The withdrawal symptoms commonly associated with Klonopin detox can be extremely dangerous, especially without the aid of a treatment center. They can include delirium, suicidal behavior, hallucinations, psychosis, and grand mal seizures. If someone has been heavily abusing Klonopin in a short period of time, they’ll also be likely to experience benzodiazepine withdrawal syndrome, which both worsens symptoms that are already present and produces new ones.
Fortunately, detox professionals are well-prepared to handle any potential complications and administer medications. They can make withdrawal symptoms more manageable, so you’ll get through the detox process as safely and comfortably as possible.
The next step for someone in post-detox Klonopin treatment is learning to understand and address all the aspects of their addiction in either an inpatient or outpatient program. In order to increase the chances of staying sober long-term, ongoing care in an addiction treatment program is a must.
If someone has a severe addiction, history of relapse, or co-occurring disorder, then living at a center for inpatient treatment would probably be the most useful option. Conversely, someone in the early stages of addiction who’s otherwise in good health and has a strong support system may find outpatient treatment to be sufficient.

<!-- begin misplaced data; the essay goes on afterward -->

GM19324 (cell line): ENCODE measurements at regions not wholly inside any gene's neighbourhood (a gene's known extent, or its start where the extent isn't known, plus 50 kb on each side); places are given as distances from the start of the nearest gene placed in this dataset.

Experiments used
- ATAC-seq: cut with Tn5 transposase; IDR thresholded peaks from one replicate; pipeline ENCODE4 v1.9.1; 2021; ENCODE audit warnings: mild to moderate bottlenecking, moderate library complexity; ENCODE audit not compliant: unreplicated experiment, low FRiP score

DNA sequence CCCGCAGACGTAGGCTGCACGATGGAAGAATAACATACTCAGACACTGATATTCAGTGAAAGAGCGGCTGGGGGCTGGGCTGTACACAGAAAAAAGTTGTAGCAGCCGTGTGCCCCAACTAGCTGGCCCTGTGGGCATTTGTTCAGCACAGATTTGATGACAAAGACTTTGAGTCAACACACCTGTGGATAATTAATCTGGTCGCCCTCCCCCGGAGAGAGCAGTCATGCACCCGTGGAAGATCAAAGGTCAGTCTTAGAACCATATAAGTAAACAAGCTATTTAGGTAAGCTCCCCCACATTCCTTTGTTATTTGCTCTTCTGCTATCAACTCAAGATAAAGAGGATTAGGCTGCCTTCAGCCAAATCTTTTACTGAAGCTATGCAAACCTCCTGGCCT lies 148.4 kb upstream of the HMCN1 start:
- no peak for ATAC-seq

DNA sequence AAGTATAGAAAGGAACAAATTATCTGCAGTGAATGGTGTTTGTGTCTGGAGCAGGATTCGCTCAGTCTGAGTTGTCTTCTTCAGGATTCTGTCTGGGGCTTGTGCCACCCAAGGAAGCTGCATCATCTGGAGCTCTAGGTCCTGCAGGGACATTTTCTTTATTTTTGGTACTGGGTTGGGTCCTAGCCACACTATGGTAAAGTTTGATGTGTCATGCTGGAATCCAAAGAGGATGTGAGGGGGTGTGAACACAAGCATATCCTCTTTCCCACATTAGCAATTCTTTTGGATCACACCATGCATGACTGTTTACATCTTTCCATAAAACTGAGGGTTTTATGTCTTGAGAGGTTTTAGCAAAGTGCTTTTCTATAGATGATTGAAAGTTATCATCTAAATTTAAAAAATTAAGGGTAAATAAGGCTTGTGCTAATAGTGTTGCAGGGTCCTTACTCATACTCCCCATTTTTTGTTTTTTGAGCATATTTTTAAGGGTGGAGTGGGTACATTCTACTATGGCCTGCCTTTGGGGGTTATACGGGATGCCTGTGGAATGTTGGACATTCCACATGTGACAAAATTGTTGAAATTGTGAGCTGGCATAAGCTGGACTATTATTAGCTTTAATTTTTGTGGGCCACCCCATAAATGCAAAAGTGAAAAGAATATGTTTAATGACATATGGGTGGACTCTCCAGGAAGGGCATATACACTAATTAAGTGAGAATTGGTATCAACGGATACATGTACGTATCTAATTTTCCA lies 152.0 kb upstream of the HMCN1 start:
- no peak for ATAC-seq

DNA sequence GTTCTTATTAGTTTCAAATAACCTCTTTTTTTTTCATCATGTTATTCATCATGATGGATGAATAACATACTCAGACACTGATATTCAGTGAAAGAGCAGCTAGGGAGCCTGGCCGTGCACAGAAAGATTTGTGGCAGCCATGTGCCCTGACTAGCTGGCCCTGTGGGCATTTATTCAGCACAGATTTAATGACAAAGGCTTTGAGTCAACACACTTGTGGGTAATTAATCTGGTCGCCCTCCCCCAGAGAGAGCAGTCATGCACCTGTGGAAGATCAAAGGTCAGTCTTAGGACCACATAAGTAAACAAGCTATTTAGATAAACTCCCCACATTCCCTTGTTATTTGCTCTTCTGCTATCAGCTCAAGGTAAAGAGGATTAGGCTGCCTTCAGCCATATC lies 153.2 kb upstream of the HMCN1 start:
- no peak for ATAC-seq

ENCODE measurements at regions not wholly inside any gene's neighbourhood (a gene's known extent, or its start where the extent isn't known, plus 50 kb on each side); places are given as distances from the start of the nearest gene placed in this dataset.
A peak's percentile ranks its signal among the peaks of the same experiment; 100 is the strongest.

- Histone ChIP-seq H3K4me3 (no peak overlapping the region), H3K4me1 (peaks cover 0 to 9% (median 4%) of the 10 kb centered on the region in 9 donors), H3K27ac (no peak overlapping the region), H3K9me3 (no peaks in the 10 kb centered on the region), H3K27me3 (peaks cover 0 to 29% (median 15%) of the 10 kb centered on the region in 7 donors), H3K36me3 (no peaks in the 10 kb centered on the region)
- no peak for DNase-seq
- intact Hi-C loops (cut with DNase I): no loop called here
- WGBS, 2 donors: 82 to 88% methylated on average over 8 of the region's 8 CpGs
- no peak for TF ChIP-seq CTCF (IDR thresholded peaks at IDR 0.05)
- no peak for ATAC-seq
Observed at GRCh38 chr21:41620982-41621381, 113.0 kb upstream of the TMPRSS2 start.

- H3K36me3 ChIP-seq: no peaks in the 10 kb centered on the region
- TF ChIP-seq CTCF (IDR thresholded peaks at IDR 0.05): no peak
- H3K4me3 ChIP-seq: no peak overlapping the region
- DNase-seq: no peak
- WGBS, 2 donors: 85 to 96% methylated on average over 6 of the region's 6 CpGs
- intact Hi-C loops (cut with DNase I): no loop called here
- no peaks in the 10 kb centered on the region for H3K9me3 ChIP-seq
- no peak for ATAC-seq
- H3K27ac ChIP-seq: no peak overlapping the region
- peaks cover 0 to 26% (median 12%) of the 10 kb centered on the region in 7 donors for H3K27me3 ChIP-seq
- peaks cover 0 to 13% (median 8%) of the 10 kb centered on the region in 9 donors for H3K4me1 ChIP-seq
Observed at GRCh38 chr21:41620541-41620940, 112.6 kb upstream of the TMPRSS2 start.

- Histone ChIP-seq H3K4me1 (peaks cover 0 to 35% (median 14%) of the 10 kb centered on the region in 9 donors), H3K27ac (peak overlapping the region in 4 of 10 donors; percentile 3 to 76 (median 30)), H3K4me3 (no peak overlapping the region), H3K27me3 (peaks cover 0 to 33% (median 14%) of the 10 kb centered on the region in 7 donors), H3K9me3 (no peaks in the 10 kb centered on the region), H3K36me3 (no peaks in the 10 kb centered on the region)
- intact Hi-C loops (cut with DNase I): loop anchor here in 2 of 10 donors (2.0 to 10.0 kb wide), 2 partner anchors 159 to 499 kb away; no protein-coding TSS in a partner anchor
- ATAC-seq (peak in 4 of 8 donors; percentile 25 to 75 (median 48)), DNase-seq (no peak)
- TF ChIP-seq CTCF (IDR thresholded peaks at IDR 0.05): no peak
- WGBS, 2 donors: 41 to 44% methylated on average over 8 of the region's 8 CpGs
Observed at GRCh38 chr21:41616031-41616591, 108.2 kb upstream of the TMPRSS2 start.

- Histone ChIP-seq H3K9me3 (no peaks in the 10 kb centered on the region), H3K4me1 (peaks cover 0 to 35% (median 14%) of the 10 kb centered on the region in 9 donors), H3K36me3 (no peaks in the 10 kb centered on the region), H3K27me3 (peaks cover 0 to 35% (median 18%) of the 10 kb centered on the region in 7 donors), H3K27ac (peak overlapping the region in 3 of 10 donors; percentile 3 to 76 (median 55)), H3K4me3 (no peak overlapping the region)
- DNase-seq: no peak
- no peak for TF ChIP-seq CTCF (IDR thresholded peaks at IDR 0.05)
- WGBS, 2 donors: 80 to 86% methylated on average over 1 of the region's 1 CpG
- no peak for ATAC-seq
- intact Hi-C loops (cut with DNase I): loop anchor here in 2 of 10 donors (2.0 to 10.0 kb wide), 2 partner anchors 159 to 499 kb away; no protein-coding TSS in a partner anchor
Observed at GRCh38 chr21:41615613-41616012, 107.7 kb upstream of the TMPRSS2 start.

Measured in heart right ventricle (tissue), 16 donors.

At the beginning of a treatment program, a client will typically work with a counselor to create a treatment plan that best fits their needs. This plan will be most effective at helping them understand the issues behind their Klonopin addiction, and it will give them the coping skills they need to avoid relapse.
The dangers associated with Klonopin may be well-known, but people still misuse it, thinking it’s safe to do so because it’s prescribed. However, it can be a very dangerous drug, even if it’s prescribed to you.
If someone is abusing Klonopin, it doesn’t take very long for them to build up a strong tolerance. At this point, the drug loses its effectiveness, and the original symptoms of anxiety and insomnia return, generally much worse than before.
Therefore, people may simultaneously abuse benzos and other sedatives (including opioids and alcohol), in an effort to stave off these rebound symptoms. However, this effort may enhance Klonopin’s intoxicating effects, and it greatly increases the risk of a quick, fatal overdose.
It’s is also possible to fatally overdose on Klonopin alone. Generally, the symptoms of a Klonopin overdose include:
Is your loved one struggling with Klonopin abuse or addiction? Are you? If so, it’s important for you to treat it with the seriousness it requires and get help before it’s too late.
Dodds, T. J. (2017, March 02). Prescribed Benzodiazepines and Suicide Risk: A Review of the Literature. Retrieved from https://www.psychiatrist.com/PCC/article/Pages/2017/v19n02/16r02037.aspx
National Institute on Drug Abuse. (2018, March 15). Benzodiazepines and Opioids. Retrieved from https://www.drugabuse.gov/drugs-abuse/opioids/benzodiazepines-opioids
National Institute on Drug Abuse. (2018, August 09). Overdose Death Rates. Retrieved from https://www.drugabuse.gov/related-topics/trends-statistics/overdose-death-rates